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In an email sent by the dean a few weeks ago, he told the VLS community:

The 2013 Best Grad Schools rankings were released by US News today.  VLS placed among the nation’s top programs in a number of areas, environmental  law (rank 1st), dispute resolution (rank 16th), clinical training (rank 23rd), law schools where law firms tend to recruit (rank 96th–out of more than 200).

There is another category, however less glamorous it may be, that VLS ranks rather highly: most law school debt accumulated upon graduation.  #16, baby!  With tuition going up 4% next year, we may just beat out our dispute resolution program at the number 16 spot.

Students are in the dark as to why tuition keeps rising, when more staff and faculty are being laid off and  more federal funding is coming in (shouldn’t we be feeling that post-DADT funding now that it has been repealed?  Or do we just have to suffer the military recruiters on campus without any financial benefit?).  Student enrollment continues to be low, but lets look at the numbers and the economy.  It is now $45,207 a year to get a JD here, and even with a median scholarship amount of $15,675 given to 71.4% of students, one can understand a collective hesitation to invest so much money into an education from a third tier school in a tight economy, with everything going around about the legal market, especially.

Not to say these are easy problems for the administration to solve, but what would happen if there was more transparency at our small, private school about how money is being managed?  Thank goodness for outside resources.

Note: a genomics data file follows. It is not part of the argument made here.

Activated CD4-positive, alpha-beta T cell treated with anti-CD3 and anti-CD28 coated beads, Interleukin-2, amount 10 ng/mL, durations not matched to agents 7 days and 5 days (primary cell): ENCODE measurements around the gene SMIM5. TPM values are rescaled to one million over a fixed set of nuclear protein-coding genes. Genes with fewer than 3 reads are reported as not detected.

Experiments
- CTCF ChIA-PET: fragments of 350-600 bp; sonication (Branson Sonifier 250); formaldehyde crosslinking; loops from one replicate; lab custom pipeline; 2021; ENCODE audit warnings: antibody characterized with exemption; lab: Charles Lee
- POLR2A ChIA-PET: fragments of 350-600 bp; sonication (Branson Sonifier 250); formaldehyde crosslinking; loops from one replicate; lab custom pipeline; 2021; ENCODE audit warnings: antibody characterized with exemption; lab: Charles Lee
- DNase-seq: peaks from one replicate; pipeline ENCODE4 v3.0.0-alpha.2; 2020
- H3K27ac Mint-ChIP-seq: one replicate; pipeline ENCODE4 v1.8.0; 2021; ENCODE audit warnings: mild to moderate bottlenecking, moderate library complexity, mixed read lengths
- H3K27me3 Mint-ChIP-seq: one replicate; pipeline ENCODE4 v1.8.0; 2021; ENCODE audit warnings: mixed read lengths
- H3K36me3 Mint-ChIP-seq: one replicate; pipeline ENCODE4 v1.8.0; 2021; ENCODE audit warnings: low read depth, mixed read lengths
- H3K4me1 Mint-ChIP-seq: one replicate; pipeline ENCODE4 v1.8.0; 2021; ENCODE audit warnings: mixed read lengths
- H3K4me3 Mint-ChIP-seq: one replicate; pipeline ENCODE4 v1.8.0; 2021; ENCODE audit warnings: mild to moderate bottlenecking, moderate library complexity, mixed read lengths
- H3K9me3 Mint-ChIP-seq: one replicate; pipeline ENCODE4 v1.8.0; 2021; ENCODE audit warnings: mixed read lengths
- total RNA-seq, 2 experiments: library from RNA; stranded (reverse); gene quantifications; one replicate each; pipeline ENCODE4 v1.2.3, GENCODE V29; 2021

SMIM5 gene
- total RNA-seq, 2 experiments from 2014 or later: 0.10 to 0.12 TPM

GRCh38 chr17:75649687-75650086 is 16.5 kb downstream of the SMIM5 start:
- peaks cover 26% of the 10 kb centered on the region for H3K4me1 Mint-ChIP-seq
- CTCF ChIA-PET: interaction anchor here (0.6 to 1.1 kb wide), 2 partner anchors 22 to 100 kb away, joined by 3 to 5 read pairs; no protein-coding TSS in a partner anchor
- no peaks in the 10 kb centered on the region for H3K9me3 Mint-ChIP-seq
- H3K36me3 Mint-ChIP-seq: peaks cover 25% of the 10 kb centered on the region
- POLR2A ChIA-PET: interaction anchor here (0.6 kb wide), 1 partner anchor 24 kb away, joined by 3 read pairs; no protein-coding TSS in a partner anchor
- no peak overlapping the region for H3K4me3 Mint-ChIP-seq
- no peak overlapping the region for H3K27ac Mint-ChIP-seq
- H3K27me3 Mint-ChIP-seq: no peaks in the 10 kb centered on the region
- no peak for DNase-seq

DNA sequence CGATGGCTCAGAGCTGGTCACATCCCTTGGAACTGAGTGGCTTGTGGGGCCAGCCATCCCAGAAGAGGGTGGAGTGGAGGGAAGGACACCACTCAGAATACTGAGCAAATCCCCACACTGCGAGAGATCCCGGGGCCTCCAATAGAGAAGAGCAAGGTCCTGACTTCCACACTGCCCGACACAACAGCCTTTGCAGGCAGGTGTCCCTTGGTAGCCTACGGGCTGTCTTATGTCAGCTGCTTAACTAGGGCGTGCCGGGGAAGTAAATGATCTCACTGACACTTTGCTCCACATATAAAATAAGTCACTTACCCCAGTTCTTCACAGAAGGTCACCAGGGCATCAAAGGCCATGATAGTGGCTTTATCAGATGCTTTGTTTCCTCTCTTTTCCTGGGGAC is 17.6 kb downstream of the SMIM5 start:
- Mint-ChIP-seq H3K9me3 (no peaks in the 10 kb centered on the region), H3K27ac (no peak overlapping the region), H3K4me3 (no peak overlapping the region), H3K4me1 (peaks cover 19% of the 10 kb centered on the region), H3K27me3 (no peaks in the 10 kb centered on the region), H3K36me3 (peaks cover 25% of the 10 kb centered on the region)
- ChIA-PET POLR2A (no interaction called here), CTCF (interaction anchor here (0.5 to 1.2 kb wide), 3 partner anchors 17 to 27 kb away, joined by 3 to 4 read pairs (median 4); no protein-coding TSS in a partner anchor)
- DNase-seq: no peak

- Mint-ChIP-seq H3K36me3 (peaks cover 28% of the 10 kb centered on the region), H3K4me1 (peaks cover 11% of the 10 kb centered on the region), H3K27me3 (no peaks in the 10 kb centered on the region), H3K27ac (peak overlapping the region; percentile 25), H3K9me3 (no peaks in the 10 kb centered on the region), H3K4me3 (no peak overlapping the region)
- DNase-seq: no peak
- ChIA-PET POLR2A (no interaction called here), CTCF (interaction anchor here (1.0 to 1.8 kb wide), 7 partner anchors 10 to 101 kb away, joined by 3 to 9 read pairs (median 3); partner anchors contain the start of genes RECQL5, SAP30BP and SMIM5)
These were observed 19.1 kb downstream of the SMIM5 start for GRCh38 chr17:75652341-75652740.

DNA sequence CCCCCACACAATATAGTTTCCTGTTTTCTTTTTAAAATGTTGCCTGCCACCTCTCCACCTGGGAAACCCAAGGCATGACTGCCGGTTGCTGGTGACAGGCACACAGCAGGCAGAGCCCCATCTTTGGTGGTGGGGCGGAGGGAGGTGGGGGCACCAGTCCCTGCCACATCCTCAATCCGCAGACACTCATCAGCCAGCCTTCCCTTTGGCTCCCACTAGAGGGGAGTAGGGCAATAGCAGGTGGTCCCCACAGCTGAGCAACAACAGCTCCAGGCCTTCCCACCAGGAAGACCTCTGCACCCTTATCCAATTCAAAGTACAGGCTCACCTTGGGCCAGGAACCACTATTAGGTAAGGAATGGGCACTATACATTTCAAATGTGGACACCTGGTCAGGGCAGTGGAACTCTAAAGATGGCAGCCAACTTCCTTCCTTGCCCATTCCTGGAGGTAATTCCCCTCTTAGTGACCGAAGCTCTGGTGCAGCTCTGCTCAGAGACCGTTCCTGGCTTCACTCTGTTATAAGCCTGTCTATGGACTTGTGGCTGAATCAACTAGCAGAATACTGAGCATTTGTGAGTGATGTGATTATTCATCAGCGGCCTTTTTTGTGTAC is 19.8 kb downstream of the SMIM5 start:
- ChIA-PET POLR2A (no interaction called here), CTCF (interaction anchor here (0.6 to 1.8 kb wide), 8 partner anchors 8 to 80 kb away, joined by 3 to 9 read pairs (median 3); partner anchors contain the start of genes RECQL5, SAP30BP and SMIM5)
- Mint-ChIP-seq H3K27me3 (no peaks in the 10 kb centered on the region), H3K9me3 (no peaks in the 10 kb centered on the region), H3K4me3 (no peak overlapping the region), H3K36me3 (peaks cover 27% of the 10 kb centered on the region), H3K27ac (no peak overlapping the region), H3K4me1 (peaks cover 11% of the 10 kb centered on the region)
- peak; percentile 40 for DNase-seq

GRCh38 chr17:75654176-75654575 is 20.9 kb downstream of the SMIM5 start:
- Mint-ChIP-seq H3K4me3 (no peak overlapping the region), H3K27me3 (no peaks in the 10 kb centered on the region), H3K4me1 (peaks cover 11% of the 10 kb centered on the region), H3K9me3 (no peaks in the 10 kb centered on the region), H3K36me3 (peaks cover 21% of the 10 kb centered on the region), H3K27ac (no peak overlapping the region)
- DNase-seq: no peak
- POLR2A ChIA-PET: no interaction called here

Sometimes I wonder what it would mean for VLS if we became part of a larger institution, like UVM (most non-VLSers already assume we are with them, anyway).  Would becoming a public institution or otherwise help with our budget concerns, or would it be at the cost of sacrificing what we are as an independent law school?  Considering we are in the middle of nowhere, 70 minutes from Burlington, maybe it would not make much sense to join up with UVM, or on the other hand, we could have less fear of being corrupted by outside players there.

Food for thought.  I hope students become more involved in school management of funds as tuition keeps rising, before not enrolling or even not bothering with the LSAT become the main forms of protest of these numbers and policies.


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